Ask any two-year old: sharing is really important, but it is also really hard.
No matter their age, coming to fair agreements about the apportionment of shared resources is perhaps the most difficult problem that humans face. Basically, politics is the way we have managed the business of sharing; an always-imperfect and constantly-renegotiated agreement divvying up what everyone needs.
I first started to think about cities as the result of debates over shared resources when I was a student living in Pittsburgh in the 1990s. I was mostly thinking about air quality at the time, and the city’s history of environmental politics. I didn’t bike commute for a few reasons: the city’s biking renaissance hadn’t yet caught on, and the daily climb out of Panther Hollow seemed a bit much.
Since 2000 a new bicycle boom has swept through cities across the nation, and even though I no longer lived in Pittsburgh, I began to think of ways to understand the conflicts over the return of the bicycle. Some recent news out of Pittsburgh’s political debates and bike lane proposals reminded me of these conflicts.
I’ve found that it’s useful to think of city streets as a commonly-held resource, or “commons.” In the same way that pastures, airsheds, forests, fisheries or even radio spectrums need to be used in different ways by many different groups, streets have always been filled with all kinds of users. Just like those other limited resources, the streets could be despoiled by overuse or a failure to share.
For centuries and millennia, humanity’s public roads have been a resource shared between many different — often conflicting — needs. They are an easement on property rights for the public good. Humans take property ownership seriously, so any infringement has to have a very good reason. The good reason is that if all land was divided into privately-owned lots and landowners forbid anyone to cross, we’d all be stuck.
The famously-engineered roads of the Roman empire were protected in civil law so that people walking, riding horseback or guiding oxcarts could move for the good of commerce. Since the early modern era English courts called that protected movement eundo et redeundo, or the free movement of the people back and forth, to make social and economic exchange possible.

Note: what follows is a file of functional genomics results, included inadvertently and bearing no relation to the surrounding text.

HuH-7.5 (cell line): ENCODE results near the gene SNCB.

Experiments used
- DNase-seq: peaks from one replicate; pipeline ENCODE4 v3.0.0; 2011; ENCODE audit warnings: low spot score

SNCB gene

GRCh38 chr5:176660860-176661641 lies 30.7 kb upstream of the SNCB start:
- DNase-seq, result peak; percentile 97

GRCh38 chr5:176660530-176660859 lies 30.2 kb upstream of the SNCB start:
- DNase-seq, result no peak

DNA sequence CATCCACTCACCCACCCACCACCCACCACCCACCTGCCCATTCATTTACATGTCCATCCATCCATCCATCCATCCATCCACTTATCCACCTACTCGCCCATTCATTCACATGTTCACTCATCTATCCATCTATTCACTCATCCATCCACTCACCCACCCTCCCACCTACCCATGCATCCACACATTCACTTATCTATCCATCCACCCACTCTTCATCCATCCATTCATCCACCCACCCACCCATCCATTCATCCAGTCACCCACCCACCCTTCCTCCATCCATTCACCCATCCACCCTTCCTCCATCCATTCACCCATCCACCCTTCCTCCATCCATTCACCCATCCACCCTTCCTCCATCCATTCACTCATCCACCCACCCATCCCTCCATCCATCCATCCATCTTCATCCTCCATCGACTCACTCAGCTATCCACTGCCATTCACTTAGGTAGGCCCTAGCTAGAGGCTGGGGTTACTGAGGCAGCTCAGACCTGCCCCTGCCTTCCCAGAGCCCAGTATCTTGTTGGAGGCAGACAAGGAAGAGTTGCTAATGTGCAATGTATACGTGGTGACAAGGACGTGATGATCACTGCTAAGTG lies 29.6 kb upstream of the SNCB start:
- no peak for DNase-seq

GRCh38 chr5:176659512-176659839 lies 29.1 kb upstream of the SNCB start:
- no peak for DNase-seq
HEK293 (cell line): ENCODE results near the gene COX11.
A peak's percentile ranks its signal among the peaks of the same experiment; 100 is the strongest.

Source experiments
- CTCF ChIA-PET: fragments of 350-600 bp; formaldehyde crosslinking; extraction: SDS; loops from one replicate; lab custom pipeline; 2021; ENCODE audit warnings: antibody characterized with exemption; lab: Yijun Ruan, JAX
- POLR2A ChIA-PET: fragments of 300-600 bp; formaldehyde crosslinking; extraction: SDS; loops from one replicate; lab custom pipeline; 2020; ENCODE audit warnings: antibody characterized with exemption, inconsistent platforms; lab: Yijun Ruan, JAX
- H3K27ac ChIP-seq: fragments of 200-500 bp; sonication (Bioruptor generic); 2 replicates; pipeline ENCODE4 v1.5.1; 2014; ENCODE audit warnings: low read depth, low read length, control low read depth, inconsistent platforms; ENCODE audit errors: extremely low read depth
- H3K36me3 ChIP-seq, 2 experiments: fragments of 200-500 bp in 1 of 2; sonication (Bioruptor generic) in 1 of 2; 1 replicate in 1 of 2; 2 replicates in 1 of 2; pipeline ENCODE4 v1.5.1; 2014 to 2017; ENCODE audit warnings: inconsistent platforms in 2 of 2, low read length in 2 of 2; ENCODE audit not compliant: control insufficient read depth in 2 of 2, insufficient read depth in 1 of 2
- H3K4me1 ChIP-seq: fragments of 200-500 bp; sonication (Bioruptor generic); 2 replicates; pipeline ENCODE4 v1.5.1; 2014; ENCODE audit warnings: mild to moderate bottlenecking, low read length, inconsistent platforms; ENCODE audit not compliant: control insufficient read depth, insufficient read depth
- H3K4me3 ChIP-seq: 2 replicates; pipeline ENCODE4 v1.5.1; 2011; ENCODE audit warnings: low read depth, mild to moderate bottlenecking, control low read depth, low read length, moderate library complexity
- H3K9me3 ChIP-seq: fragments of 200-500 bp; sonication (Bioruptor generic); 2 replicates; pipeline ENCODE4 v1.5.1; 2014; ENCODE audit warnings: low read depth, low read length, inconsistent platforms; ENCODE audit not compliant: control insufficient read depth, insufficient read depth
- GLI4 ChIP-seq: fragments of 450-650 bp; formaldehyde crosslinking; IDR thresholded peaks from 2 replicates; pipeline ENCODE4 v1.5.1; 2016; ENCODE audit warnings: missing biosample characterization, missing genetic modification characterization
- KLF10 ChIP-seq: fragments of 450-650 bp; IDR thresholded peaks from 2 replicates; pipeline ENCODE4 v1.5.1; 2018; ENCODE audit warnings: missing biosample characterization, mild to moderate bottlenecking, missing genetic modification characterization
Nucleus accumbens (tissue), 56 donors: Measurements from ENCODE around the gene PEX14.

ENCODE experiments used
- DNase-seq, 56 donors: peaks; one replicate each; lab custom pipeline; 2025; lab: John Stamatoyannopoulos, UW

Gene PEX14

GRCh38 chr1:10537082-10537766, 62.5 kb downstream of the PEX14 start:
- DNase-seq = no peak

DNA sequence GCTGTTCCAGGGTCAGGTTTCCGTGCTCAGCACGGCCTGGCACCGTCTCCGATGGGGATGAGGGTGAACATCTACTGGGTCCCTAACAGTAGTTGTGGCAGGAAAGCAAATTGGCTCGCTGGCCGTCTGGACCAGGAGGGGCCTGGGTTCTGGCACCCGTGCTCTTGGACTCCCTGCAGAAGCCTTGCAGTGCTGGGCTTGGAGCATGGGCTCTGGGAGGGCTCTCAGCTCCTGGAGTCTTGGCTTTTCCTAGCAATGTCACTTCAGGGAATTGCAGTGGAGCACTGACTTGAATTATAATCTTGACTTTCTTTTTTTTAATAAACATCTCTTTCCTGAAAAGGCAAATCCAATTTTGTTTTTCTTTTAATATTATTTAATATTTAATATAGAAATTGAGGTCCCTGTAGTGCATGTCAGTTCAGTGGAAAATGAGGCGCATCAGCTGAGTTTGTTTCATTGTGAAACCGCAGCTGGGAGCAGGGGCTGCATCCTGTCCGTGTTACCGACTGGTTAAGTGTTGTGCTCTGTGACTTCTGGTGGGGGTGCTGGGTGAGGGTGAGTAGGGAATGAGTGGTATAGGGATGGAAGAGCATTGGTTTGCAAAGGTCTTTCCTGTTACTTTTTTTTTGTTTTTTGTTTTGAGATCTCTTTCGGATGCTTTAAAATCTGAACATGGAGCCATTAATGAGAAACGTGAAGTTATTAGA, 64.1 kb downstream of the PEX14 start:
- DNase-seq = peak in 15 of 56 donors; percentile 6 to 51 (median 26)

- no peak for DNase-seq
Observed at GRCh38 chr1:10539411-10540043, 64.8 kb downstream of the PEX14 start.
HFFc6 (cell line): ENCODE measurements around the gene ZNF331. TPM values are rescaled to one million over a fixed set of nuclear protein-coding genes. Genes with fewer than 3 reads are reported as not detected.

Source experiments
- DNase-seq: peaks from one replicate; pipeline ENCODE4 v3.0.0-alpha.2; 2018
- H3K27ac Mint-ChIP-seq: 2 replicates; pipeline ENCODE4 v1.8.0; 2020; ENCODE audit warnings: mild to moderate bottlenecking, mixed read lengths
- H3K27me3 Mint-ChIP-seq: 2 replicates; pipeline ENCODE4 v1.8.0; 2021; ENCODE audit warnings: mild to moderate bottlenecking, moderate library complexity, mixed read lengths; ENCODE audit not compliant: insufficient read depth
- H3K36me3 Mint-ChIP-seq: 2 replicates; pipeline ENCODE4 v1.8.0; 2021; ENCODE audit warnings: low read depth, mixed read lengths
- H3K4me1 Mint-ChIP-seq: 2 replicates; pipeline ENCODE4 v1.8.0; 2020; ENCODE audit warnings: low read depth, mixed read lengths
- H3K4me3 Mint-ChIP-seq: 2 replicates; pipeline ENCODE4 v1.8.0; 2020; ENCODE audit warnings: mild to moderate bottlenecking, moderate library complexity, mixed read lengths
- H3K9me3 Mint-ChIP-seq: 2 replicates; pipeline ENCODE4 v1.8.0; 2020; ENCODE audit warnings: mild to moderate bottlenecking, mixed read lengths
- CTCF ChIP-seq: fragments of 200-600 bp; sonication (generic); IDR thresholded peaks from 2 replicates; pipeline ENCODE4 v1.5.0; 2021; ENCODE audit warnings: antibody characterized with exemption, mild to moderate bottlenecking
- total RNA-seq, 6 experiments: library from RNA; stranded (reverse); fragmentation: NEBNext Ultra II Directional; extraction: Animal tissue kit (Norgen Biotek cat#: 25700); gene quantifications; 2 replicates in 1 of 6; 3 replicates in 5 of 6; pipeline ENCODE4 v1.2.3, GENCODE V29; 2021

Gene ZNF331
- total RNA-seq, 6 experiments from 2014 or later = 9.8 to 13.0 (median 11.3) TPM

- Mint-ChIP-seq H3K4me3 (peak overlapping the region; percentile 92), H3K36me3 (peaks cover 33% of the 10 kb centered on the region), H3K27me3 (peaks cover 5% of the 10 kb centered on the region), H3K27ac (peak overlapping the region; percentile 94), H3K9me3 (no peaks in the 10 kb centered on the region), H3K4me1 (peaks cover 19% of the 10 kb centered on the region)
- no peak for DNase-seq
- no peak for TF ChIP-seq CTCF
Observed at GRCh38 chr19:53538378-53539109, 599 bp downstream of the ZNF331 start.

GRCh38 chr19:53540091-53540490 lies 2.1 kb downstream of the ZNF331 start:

Language reminds us of this. A “thoroughfare” is a street that goes (fares) through (thorough) someone else’s property. Highway did not originally mean interstate; it was the King’s High Way, on which all travellers were protected by the King’s word. When we say “right-of-way” we mean both “who has priority” and “the strip of land in which free travel (way) is protected by law (right).”
These English common-law protections soon came to America, so throughout the 18th and 19th century streets were legally used as marketplaces, playgrounds, public squares, trolley car lines, freightways, promenades for people and droveways for animals.
Along with horseback riders and pedestrians, all kinds of conveyances travelled on the roads: sleds, surreys, wagons, trams, and carriages. The courts began calling them “vehicles,” and guaranteed all the right to use the road so long as they didn’t endanger or block others. When bicycles came along in the late 19th century, after some confusion, the courts included them in the category. A few decades later, the law could declare newly-popular self-propelled machines to be “motor vehicles”; they were rightly perceived as being more dangerous, so a new regime of regulations was created to include them safely in the shared space.
The legal and political institution of the street takes all comers, even as uses change over time. Trolleys have gone and Segways did not last, but newly-autonomous vehicles will be permitted so long as they pass regulatory muster and don’t endanger the use of others.
Today, our city streets are shared spaces for movement. Below the asphalt run storm sewers, water, telecommunications, steam and effluent. Above them run power and even more communications. Along their length people walk, strollers stroll, and a menagerie of vehicles roll: construction and delivery and emergency vehicles; tractor trailers and oversize loads; scooters and Harleys; Teslas and Yugos; bendy buses and paratransit and maybe even Uber. And while the law can regulate them, it generally can’t ban them — to limit who could travel on the street would call into question that need to take private land for the public good.
One user group — privately-owned automobiles — had enormous success in the 20th century, fueling a mobile society and economy. The growing movement (and, strangely, storage) of automobiles has crowded out other uses on the public street, making walking dangerous and creating intense tribal conflicts when other users make competing claims.
But the car is not the only user, nor is it guaranteed that its dominance will continue. Bike lanes, busways, sharrows and sidewalks do not represent encroachments on a space that is the exclusive province of the automobile. They are reminders of the underlying legal reality of this inherently shared space, attempts to build structures to protect multiple users and limit overuse.
There’s no doubt sharing is hard, but if two-year olds can figure it out, surely we can too.
James Longhurst completed his Ph.D. in history and policy at Carnegie Mellon University in 2004. He is an associate professor at the University of Wisconsin-La Crosse and author of “Bike Battles: A History of Sharing the American Road” (2015).